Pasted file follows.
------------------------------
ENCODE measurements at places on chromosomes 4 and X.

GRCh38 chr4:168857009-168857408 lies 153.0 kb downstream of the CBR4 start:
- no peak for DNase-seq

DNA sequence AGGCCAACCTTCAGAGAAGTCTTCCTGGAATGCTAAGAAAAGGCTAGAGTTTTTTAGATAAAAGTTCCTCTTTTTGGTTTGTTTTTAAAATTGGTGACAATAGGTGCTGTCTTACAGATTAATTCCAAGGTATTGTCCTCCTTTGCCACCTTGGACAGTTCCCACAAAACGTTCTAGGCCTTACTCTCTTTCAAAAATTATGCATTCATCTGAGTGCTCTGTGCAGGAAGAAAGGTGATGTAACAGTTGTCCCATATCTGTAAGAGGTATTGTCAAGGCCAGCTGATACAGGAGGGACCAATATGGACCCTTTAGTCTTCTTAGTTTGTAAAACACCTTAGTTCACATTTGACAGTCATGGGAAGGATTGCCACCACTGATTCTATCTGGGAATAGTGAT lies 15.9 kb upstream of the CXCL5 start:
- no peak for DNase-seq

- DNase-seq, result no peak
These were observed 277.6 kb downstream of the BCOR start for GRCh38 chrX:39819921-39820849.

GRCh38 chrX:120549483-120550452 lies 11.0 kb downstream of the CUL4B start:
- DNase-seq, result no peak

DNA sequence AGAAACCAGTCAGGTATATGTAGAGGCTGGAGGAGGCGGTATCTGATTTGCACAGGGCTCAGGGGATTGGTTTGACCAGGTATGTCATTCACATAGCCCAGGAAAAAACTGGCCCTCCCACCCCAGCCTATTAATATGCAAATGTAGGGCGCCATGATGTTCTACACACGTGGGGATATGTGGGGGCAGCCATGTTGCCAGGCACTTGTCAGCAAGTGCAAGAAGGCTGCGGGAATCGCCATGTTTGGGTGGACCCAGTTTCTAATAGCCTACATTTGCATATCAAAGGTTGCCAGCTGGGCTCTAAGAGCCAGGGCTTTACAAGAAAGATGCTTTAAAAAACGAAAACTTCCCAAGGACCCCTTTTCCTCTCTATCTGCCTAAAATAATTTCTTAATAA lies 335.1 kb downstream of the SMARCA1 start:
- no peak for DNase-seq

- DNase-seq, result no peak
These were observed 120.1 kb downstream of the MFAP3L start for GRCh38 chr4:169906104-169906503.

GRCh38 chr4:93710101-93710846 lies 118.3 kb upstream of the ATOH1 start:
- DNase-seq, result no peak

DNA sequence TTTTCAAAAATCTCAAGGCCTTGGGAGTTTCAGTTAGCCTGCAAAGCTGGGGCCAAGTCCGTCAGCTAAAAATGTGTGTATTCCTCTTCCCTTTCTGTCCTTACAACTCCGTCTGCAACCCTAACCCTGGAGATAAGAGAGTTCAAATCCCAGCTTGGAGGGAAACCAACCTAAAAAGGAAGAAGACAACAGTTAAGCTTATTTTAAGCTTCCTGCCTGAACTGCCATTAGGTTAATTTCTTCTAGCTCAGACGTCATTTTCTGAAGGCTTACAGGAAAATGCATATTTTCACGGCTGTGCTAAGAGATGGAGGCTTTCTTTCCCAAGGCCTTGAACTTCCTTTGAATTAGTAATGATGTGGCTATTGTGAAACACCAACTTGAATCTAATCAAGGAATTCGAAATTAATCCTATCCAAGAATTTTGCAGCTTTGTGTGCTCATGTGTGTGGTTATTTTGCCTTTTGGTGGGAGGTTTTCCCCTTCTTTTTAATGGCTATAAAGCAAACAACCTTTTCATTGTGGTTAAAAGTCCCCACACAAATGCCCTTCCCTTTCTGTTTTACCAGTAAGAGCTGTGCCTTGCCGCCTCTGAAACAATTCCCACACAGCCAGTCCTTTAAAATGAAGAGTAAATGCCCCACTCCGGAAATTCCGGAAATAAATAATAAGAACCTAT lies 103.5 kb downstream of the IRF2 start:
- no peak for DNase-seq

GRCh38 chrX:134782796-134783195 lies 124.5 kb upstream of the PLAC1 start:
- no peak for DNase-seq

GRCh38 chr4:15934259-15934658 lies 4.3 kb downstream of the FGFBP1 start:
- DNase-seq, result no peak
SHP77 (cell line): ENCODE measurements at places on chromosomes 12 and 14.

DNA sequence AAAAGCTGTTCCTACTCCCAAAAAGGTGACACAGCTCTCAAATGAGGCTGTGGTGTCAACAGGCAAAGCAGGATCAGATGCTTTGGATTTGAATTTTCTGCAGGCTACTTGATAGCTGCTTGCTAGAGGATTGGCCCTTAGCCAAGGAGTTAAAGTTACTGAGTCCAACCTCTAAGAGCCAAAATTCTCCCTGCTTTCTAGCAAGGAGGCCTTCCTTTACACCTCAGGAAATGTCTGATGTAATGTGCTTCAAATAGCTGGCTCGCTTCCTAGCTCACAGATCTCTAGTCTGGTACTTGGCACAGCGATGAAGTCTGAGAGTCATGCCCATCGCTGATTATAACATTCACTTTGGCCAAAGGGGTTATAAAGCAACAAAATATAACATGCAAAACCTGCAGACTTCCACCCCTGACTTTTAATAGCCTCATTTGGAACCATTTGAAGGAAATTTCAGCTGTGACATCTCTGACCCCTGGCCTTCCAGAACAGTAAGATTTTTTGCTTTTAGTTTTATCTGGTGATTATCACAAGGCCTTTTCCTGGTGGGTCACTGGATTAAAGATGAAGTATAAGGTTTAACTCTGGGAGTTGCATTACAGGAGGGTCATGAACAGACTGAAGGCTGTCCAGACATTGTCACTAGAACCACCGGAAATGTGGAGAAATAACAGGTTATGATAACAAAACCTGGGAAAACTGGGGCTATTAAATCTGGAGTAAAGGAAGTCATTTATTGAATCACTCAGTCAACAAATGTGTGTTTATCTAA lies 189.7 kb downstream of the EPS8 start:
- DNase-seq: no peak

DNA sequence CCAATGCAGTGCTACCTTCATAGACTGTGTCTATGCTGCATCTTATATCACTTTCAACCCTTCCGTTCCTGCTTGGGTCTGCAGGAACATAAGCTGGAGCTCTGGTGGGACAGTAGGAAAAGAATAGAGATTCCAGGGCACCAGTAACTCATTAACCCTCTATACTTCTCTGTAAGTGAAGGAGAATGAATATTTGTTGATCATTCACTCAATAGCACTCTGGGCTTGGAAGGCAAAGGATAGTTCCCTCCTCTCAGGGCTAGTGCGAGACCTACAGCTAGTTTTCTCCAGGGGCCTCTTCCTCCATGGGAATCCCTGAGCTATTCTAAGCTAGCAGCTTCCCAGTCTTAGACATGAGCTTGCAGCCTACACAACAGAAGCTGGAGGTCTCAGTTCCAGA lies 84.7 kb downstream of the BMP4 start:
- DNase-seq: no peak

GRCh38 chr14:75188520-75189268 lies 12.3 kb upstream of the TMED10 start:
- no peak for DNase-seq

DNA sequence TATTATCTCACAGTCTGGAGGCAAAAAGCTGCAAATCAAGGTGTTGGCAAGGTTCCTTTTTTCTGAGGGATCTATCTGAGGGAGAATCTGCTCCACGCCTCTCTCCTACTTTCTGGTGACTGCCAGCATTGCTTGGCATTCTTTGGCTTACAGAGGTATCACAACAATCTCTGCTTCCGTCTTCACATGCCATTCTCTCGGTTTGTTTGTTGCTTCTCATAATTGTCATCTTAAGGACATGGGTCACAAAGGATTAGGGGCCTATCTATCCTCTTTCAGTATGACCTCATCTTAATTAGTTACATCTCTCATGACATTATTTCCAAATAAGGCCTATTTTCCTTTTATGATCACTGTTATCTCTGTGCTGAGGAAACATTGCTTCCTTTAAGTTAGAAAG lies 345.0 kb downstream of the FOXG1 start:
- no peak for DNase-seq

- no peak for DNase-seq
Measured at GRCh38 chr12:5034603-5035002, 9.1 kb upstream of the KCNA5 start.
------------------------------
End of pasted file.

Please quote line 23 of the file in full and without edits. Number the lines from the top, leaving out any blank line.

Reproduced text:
DNA sequence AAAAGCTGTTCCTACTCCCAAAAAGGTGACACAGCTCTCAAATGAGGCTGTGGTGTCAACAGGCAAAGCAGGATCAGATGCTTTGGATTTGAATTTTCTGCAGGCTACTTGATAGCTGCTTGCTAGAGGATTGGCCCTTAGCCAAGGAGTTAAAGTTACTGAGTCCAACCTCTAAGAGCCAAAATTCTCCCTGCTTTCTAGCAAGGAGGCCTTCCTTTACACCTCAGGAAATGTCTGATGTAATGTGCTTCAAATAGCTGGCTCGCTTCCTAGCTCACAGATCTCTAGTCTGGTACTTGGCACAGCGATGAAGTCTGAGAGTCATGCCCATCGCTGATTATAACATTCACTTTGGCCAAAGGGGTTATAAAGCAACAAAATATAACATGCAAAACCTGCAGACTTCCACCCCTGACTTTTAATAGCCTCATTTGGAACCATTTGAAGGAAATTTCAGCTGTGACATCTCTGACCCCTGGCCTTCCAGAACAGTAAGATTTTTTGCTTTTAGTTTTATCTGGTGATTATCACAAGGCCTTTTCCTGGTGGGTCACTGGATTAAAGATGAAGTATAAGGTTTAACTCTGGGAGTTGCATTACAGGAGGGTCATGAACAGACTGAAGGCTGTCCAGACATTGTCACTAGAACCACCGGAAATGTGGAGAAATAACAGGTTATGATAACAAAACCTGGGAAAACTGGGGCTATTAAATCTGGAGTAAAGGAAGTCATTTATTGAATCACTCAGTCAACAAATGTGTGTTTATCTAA lies 189.7 kb downstream of the EPS8 start: